NEW DELHI (Reuters) - India’s exports accelerated in December as demand for its vehicles, engineering goods and petroleum products remained robust, but global economic uncertainty will likely make 2012 a difficult year, Trade Secretary Rahul Khullar said on Monday.
Asia’s third-largest economy will come close to meeting its target of about 20 percent export growth for the fiscal year ending March, helped by a sliding rupee that could make Indian products more competitive, Khullar added.
India should be happy to maintain growth at that rate in the next fiscal year, which starts in April, he said.
”It is not rosy,“ he told reporters. ”I am not saying that exports from India will not grow, but in a better time, when things were more buoyant, they would grow faster.
“I told you that 2011 was going to be tough, I‘m telling you that 2012 will be even tougher,” he said.
Indian exporters enjoyed record growth last fiscal year, but have struggled in recent months in the face of sluggish growth in the United States and financial turbulence in the European Union, India’s biggest trade partner.
December’s exports rose an estimated 6.7 percent from a year earlier to $25 billion, compared with 3.9 percent annual growth in November. Imports were $37.8 billion, leaving a trade deficit of $12.8 billion, Khullar said.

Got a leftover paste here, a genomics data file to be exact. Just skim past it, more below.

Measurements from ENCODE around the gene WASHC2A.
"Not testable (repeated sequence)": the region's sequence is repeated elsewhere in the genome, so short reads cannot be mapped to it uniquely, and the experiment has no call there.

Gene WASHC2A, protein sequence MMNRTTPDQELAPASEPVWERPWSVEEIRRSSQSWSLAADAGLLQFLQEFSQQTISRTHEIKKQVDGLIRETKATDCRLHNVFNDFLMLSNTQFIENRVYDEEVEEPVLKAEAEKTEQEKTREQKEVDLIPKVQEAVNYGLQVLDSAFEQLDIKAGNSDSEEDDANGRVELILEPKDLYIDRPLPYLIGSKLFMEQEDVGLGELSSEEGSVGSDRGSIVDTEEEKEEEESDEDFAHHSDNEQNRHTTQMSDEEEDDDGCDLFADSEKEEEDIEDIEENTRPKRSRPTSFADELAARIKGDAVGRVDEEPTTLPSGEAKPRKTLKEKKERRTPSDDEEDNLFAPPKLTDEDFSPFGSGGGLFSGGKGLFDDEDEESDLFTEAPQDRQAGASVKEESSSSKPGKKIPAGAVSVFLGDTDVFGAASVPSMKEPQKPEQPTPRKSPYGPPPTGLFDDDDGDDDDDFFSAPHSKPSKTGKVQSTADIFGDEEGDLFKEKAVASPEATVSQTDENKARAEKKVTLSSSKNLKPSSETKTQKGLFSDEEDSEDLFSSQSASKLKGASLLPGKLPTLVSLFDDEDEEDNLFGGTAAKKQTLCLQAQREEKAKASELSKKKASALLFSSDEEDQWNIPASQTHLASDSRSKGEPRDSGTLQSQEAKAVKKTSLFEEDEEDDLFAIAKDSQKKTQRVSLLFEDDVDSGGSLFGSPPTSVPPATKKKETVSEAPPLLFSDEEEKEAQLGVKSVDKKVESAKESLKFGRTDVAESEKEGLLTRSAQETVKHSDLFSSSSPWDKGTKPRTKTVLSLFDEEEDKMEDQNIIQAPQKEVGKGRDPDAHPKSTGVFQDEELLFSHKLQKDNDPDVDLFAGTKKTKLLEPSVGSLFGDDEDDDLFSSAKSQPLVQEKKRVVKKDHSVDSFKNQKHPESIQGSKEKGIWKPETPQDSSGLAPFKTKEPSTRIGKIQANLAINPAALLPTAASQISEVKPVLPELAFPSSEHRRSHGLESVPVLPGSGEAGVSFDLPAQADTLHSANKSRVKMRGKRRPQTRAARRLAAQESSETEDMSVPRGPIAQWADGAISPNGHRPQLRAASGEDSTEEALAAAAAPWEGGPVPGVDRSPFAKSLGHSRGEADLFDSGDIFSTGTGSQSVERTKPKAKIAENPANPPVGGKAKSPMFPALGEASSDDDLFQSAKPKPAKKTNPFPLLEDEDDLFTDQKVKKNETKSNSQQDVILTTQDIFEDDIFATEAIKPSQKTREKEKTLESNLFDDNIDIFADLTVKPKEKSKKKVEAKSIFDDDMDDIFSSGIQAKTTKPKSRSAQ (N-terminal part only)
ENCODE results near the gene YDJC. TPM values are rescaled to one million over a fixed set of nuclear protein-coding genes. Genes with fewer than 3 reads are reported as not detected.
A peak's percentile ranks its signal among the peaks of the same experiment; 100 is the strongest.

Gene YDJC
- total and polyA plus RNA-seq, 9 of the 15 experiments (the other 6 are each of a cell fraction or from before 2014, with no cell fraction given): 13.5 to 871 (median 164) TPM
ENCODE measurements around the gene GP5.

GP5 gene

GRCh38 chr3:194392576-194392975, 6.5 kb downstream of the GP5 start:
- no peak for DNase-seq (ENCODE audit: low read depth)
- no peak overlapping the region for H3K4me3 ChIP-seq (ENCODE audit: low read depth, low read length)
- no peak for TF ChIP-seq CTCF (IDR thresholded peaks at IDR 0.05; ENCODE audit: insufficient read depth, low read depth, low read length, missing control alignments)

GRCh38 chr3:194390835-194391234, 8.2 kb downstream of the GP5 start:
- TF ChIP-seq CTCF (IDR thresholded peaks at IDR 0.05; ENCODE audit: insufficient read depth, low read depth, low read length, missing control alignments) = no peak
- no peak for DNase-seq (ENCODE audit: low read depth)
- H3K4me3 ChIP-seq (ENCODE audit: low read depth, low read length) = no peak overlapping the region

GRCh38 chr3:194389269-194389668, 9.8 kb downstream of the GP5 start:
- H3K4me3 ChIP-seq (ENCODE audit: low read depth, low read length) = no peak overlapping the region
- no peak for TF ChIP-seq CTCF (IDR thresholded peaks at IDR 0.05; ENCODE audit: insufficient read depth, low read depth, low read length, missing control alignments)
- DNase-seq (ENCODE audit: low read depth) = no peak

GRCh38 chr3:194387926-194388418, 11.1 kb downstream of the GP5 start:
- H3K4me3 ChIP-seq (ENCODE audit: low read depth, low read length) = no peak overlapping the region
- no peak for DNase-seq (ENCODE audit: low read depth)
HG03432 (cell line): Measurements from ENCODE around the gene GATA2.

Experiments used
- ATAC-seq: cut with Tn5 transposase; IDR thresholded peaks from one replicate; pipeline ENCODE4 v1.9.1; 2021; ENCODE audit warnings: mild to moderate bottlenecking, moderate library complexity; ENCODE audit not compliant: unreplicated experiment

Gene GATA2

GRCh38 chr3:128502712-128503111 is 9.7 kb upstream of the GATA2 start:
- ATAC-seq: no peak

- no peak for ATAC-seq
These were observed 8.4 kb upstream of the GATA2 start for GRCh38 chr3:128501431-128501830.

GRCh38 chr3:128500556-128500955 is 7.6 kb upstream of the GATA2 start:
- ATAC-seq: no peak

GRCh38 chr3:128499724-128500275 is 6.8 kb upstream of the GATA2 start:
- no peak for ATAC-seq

Imports have risen strongly this fiscal year to sate demand for crude oil -- nearly 80 percent of which is imported -- as well as machinery, electronic goods and gold.
As a result of robust imports, Khullar said he expected the trade deficit for fiscal 2011/12 to rise to about $155-160 billion, in line with forecasts he has made in recent months.
Exports are expected to be close to $300 billion.
Exports rose 25.8 percent to $217.6 billion between April-December, Khullar said.
A weak rupee, which fell about 16 percent in 2011, will likely help bolster demand for Indian exports in coming months, he said.
“Last quarter exports are nearly always 10-15 percent higher than all preceding quarters, and this time there will also be the effect of the nominal exchange rate depreciation,” he said.
However, import growth may be dented in coming months as a weaker rupee makes purchases from overseas more expensive and weak business sentiment keeps a lid on demand, he said.
India’s economy is expected to grow about 7 percent this fiscal year, Prime Minister Manmohan Singh said on January 9.
That is well down from the Finance Ministry’s initial forecast of about 9 percent as high inflation, high interest rates and a slowdown in investment take their toll.
Reporting by Matthias Williams and Annie Banerji; Writing by Arup Roychoudhury; Editing by Subhadip Sircar and Ted Kerr